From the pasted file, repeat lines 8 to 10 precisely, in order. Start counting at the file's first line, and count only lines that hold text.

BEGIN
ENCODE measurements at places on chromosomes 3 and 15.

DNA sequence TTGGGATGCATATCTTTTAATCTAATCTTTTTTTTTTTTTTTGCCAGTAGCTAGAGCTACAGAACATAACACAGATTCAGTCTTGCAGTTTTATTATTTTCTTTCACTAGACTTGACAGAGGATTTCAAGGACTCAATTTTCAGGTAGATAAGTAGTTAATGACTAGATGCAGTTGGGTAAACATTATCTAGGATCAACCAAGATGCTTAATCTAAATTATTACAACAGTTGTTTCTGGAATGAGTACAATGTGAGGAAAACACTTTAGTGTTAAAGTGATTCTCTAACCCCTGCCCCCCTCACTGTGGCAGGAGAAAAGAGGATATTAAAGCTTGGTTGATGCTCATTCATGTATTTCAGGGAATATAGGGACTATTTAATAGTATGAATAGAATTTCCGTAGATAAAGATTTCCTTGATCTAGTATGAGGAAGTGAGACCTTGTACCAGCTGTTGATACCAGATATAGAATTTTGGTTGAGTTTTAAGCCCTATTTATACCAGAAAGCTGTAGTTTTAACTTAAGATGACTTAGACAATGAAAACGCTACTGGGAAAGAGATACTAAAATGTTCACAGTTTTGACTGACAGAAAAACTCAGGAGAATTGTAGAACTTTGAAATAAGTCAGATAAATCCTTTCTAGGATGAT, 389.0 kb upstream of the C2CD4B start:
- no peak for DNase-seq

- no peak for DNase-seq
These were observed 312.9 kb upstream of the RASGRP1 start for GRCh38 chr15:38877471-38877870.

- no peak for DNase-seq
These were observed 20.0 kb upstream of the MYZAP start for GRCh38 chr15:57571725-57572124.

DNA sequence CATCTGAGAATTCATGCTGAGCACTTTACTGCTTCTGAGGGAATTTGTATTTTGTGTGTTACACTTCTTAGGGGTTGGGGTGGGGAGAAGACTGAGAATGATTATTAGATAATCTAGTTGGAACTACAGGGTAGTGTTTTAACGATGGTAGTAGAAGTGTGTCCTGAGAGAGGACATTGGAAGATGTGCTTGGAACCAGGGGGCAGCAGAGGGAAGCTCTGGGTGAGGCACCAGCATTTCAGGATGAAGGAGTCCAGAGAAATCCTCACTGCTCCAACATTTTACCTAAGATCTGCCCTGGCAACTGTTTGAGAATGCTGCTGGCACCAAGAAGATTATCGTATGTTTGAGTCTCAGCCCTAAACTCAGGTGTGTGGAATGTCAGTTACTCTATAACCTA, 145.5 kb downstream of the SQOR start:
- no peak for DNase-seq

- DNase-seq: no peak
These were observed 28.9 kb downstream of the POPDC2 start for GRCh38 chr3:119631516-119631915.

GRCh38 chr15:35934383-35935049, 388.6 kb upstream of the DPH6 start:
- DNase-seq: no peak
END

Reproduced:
DNA sequence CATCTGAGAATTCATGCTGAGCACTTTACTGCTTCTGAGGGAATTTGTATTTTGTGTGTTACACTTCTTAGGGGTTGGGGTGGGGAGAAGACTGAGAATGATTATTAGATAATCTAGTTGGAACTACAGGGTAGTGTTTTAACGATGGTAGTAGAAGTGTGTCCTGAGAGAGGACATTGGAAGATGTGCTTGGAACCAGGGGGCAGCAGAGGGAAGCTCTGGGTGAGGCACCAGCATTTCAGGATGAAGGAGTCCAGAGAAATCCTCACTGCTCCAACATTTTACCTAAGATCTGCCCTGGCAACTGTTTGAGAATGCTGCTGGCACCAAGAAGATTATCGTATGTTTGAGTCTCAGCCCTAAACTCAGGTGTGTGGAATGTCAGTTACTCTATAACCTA, 145.5 kb downstream of the SQOR start:
- no peak for DNase-seq

- DNase-seq: no peak